Why I Blame Crohn’s for Hair Loss and Shedding
Last updated: April 2022
Social media has provided many benefits to the chronic illness community. But for every pro, there’s a con.
My con is a memory reminder function on a social media platform that I use. It shows you posts from the same day of years gone by. Last week, a set of those memories hit me right in the feels.
I felt stupid for feeling sad over something as trivial as my hair not being the way it was 2 years or even 3 years ago.
Hair changes and shedding with Crohn's disease
These pictures are some of my favorite because I was visiting with my little cousins after the family relocated out of state. Also, I absolutely loved my hair color and how long my hair had grown since the last major shed a few years prior.
When I look in the mirror now, I don’t see that hair length, thickness, or even curl from the photos.
Currently, I have long curly hair. It’s just very different in how it was a few years back through no active change on my part. In a world full of things I have not been able to control, my hair was one of the things I thought I could.
I don’t remember this change happening overnight. This was a gradual change. However, if I were to sit and look at pictures I could pinpoint the changes in a really obsessive, and probably unhealthy, manner.
A few days after the memories reminder popped up with pictures of my old hair, I experienced an extreme shed. At the time, I was prepping my hair for a coloring appointment.
I’m used to a few handfuls of hair coming out, but this was different. For as long as I can remember having Crohn’s symptoms, I’ve experienced hair shedding. But this, this was intense.
Worries about hair loss as a side effect of IBD and medications
During these shed phases, I worry about discovering a bald spot. I have friends whose inflammatory bowel disease has significantly altered their hair thickness or has left them almost bald.
With that said, hair shedding is a natural process that can ebb and flow. But that doesn’t stop my irrational fears from manifesting.
I started biologic treatment for Crohn’s disease in 2013. As the years have progressed and meds have changed, my hair is noticeably different with each medication I’ve tried.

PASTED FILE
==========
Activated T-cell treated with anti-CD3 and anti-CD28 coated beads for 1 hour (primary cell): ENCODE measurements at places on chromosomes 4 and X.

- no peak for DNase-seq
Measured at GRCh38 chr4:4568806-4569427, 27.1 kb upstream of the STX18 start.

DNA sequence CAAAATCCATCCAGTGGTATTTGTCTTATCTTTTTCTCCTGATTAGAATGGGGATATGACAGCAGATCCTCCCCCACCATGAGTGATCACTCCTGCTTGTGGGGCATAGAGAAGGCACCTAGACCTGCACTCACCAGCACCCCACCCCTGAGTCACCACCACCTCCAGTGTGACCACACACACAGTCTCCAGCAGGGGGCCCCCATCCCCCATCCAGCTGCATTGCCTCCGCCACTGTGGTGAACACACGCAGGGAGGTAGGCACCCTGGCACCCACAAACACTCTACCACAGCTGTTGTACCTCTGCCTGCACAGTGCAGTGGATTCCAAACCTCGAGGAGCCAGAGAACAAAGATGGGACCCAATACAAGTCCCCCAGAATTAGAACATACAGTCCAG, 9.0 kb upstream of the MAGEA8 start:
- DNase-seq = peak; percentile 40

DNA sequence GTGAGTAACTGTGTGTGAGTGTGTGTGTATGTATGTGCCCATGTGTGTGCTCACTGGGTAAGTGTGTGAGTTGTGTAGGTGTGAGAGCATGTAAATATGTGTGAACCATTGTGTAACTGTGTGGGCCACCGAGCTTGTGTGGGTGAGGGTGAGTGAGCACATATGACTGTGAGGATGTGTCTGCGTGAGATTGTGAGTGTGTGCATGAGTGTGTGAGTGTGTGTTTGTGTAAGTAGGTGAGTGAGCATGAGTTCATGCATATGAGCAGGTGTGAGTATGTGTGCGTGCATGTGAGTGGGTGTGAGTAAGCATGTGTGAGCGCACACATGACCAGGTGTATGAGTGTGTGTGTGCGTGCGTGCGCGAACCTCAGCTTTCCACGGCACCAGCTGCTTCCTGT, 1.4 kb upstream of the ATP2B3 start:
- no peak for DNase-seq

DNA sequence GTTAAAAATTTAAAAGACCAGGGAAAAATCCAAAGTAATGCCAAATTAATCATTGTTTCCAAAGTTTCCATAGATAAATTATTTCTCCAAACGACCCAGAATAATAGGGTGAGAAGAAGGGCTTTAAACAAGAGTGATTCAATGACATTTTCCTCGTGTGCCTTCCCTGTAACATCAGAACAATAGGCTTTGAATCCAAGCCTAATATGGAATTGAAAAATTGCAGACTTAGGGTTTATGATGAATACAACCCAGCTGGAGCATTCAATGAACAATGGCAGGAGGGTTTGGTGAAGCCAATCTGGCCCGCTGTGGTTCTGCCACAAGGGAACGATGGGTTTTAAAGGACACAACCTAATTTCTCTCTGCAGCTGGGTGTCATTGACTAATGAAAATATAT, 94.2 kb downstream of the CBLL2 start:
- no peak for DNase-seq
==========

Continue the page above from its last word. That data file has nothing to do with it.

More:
Procedures with anesthesia due to Crohn’s have also created major hair loss for me and produced grays. Not cool.
It was exactly 3 months prior that I went under anesthesia for a colonoscopy and endoscopy, and sure enough bye-bye hair. I had a feeling this was coming.
Scalp pain after being under anesthesia
I have been experiencing on-and-off deep scalp pain. This is a different pain from scalp psoriasis.
I liken the burning to sunburn on your scalp; a deep searing feeling that radiates heat to the touch. But not only does my scalp hurt, but even my hair also hurts.
There’s a phenomenon called telogen effluvium where hair falls out due to a trauma to your body, but it’ll grow back. Whenever I’ve had these major sheds like this, I try to remind myself why it’s happening to quell the rising panic within.
Can I get my hair colored after hair loss from Crohn's?
I checked with a friend who has Crohn’s and is a hairstylist. She said this is a normal shed and it should be okay to get my color done.
When I got there, I told my stylist what happened. She’s used to my shedding more than her other clients and always checks my scalp for issues before applying color.
Once the color processed, she set out to wash the dye out and condition. I could feel my stylist pulling more shed hair off, each time she rinsed.
When it was time to go back to her chair to brush the knots out, I noticed something was off. I felt a giant mass of knotting at the ends. But this didn’t feel like typical knots.
Clutched between my fingers, I focused my gaze on the knotted mess resting along the ends of my hair. It wasn’t a knot per se.
This was a lot of hair (root to tip) that was no longer attached to my scalp. It became caught up in the ends during the wash and condition cycle.
“What the H***!” Flew out of my mouth.
As I loosened and removed the knotted up mess from the ends, my blood ran cold and I wanted to vomit.
You see tropes in movies and on TV where someone burns their hair off with something and is screaming dramatically while clutching what was once attached to their skull. That was me minus the screaming because I didn’t want to terrify my stylist.
Seeing my panic, my hairstylist sat me in the chair and looked over my scalp and hair again. All was good, and most likely this was just part of the hair shed. My friend the stylist later said the same.
Should treatment for Crohn's stop because of hair loss?
I know I’m not alone in experiencing a significant hair loss due to their Crohn’s. And I know, from experience, that there are many who are experiencing the same if not worse, right now.
I also know for a fact that some will blame their Crohn’s or ulcerative colitis treatment and want to abandon the treatment because of vanity.
I’m writing this in hopes that if you too are experiencing the same that you will know that you are not alone. It will grow back.
I’ve seen far too many people comment on social media that their hair is falling out or they’ve gained weight since starting treatment and want to quit. Please do not stop your treatment because of hair loss or weight gain.
While I do realize that my hair has vastly changed since starting this new treatment, I am the healthiest Crohn’s-wise that I’ve been in 3 decades. That’s huge!
It’s because of Crohn’s that I’m on certain treatments. It's because of Crohn's that I do not absorb nutrition properly. So, I try not to view the problem as coming only from my meds. It took a while to arrive here, but now I blame Crohn’s for stealing my hair.
What has been the most helpful for managing IBD symptoms?